Digital Storytelling Rubric
The rubric above came from a rubric on Rubristar that a teacher created. The teacher made a note that the rubric could be changed or modified to meet your needs. I feel as though this would be a good rubric to use when the kids are just learning the basics of digital story telling. I chose this rubric because most of the rubrics that I saw in this week's readings went along with blogging, so I decided to do a little research on my own to find a rubric to match Digital Storytelling.
Since this is only my second Instructional Media class, I chose to evaluate one of my projects from my Digital Storytelling class, which happened to be my first class, since it was something I had never done before. The purpose of this particular project was to take something we already used in class and modify it so that it could become a digital story. I decided to take one of my five paragraph essays that I have students write in my Language Arts classes, and recreate it to be a digital story. The piece happened to be titled, "The Light of My Life," and the students pick one person who they can't imagine their life without. They then work to describe this person to the audience using specific character traits and supporting details. They also mention why this person is so special to them. When all is said and done, the audience should have a clear idea as to who this person is and why they are special. With the DST project, students would create a storyboard, create a rough draft using 5 paragraphs which would help guide them in the digital storytelling process, and then work on their actual digital story using music, pictures, and voice.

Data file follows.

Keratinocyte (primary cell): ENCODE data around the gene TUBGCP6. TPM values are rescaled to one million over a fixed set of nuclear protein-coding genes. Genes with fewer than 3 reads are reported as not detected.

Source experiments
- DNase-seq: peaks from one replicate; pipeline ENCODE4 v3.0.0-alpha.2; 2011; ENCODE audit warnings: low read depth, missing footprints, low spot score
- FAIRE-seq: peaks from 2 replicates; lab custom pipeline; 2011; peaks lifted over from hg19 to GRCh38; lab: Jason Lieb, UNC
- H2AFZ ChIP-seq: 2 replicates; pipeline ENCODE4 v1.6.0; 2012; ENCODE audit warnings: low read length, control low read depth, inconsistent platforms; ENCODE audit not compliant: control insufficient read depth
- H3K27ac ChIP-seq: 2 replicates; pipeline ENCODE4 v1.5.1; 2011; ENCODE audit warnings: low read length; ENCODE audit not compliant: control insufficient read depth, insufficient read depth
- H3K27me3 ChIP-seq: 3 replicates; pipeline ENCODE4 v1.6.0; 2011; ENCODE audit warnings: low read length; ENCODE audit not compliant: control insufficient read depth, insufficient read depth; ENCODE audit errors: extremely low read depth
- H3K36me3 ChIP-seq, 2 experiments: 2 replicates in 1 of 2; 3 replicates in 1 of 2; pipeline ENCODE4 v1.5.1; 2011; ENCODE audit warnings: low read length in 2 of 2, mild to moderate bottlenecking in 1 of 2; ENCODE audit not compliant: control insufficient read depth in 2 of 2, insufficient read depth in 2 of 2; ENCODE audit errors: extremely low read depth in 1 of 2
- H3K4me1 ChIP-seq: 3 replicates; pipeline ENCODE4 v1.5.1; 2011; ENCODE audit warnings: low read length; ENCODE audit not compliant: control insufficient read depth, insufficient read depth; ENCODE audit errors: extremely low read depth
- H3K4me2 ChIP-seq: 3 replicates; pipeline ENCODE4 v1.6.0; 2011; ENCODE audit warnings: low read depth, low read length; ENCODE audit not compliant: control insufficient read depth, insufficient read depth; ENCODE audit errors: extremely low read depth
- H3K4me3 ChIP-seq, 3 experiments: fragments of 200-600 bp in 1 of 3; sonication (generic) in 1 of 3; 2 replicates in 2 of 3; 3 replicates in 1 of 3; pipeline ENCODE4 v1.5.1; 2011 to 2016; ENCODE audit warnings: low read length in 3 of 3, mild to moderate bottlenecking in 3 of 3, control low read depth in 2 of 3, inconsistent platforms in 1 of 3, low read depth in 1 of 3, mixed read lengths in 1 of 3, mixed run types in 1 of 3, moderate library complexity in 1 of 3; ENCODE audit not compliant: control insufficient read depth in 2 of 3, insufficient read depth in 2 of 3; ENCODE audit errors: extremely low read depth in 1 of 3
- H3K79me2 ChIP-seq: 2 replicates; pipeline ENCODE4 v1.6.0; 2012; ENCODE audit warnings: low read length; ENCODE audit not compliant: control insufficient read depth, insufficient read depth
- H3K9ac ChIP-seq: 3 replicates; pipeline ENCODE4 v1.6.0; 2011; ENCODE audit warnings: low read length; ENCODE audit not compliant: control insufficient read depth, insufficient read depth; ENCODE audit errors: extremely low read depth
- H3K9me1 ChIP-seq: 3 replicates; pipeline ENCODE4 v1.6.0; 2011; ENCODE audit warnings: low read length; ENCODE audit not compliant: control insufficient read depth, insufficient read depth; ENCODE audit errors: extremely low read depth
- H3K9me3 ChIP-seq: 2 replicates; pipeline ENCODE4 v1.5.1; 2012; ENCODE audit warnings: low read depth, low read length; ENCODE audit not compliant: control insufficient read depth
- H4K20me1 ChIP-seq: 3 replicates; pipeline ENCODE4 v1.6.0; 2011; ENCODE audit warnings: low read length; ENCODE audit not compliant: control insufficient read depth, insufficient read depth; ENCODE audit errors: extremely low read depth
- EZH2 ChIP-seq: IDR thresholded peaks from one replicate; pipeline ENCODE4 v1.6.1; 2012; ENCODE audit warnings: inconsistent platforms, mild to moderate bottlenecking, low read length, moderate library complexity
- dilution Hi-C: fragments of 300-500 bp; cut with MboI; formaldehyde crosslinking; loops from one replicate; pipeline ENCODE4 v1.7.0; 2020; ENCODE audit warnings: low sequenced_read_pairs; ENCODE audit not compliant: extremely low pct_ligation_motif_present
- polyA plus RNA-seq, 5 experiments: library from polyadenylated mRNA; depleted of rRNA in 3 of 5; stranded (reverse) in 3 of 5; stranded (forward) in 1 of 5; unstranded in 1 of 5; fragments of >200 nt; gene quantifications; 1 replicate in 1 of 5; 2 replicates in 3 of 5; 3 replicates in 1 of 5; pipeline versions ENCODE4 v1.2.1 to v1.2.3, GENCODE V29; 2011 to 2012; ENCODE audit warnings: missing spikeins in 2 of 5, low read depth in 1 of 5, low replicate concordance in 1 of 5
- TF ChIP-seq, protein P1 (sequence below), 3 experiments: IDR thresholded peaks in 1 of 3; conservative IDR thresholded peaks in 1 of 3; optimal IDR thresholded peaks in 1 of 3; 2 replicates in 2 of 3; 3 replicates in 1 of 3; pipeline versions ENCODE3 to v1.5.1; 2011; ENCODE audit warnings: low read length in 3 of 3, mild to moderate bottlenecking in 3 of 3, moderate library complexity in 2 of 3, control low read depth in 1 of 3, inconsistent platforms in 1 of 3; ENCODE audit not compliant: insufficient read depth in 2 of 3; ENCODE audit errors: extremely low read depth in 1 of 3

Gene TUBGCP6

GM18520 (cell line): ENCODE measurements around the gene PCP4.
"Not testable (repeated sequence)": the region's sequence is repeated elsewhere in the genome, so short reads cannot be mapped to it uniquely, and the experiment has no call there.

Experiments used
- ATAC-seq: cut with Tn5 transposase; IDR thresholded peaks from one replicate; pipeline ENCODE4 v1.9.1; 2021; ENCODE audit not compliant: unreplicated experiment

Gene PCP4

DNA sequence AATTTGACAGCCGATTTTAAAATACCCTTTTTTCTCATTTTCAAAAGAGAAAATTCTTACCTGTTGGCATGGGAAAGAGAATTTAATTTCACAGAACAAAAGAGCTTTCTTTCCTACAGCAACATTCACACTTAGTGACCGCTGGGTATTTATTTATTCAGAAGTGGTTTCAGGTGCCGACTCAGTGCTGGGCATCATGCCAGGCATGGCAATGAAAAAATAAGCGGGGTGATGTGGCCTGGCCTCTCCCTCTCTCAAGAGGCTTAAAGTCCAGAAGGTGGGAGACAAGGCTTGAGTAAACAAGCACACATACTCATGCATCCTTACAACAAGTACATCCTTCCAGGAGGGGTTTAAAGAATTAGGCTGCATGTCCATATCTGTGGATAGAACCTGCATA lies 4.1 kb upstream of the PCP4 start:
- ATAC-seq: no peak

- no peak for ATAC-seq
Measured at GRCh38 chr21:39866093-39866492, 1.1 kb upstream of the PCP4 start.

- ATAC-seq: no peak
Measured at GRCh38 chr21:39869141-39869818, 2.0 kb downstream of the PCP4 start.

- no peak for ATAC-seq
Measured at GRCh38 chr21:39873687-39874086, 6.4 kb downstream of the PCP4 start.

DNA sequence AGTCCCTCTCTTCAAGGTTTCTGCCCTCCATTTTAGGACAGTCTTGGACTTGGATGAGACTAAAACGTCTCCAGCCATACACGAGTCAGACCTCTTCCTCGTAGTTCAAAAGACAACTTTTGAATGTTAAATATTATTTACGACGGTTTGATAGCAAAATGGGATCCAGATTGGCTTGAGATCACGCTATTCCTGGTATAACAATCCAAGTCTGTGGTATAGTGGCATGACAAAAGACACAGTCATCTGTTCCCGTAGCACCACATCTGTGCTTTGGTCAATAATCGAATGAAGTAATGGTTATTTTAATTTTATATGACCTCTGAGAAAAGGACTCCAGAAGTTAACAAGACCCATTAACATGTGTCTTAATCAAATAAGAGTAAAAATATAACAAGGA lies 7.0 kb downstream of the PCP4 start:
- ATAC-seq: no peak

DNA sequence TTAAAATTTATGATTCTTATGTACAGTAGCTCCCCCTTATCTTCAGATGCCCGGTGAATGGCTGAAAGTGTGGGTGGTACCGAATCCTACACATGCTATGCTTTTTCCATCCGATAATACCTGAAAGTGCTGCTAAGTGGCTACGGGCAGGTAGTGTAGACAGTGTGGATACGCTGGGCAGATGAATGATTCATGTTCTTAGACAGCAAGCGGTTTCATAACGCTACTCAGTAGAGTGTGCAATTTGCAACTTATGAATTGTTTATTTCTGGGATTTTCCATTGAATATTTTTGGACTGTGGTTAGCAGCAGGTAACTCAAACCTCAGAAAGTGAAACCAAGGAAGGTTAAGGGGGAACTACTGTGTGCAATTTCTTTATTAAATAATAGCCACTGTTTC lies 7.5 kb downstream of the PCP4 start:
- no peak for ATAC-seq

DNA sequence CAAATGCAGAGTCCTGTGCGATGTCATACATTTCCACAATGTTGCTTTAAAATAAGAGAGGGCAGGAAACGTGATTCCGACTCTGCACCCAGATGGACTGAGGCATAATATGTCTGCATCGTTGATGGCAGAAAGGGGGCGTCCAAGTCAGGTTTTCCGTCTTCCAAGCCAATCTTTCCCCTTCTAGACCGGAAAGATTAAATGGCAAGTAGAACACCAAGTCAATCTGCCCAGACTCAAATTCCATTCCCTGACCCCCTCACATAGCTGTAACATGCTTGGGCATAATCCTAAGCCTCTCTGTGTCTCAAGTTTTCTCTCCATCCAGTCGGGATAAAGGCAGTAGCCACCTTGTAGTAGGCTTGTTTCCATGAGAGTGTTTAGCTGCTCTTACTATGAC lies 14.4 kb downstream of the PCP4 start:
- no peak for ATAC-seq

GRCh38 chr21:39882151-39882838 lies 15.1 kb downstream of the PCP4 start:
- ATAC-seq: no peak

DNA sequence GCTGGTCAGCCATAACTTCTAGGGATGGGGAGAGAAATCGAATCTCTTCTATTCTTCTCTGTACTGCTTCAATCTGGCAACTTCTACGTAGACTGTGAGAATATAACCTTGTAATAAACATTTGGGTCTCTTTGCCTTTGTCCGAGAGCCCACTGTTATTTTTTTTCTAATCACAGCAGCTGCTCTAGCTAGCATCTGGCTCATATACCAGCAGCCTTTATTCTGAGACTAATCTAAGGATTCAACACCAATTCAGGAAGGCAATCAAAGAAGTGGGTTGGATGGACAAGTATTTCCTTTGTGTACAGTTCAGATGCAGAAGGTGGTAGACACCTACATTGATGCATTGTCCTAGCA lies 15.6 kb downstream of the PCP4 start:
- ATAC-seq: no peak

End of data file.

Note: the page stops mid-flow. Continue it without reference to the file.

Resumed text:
We had to create a sample project to submit, so I created my first digital story about my Dad, who is the light of my life. I went through each step the way my students would, and realized that it was a lot easier than I had expected. I first created a story board to be sure I had all parts covered. I then created my 5 paragraph essay which helped structure the voice over in my story and allowed me to keep a good pace. I then put it all together. I realized that it was much easier to do when you had sufficient planning. I ended up getting a perfect score (48/48) on this project, and I put a lot of time and energy into it...I even used it as a Father's Day present for my Dad:)
If I were to use the rubric posted above to evaluate my DST project, I would proudly give myself a 100/100. I feel as if I would have perfect marks because according to the rubric, I had a clear purpose stated from the beginning, my voice and pacing kept the story moving (not too fast or too slow), I used various images that followed the story line and I even matched up certain images based on a certain part of the story, the story provided enough information for the viewers to get the idea, but not too much which could cause overkill, and I used appropriate grammar and mechanics in my all parts of my work. Like I said before, I worked very hard on this project and felt as if it was a great project for me to complete. I tend to be a bit of a perfectionist, so it may have taken a me a little more time than it should have;)
Here is "The Light of My Life" project...
I look forward to using this project with my students next year and I plan to use the rubric listed above to get the kids into the flow of things when it comes the DST. I am planning to use that on all basic DST assignments, and possibly tweak it based on the particular assignment.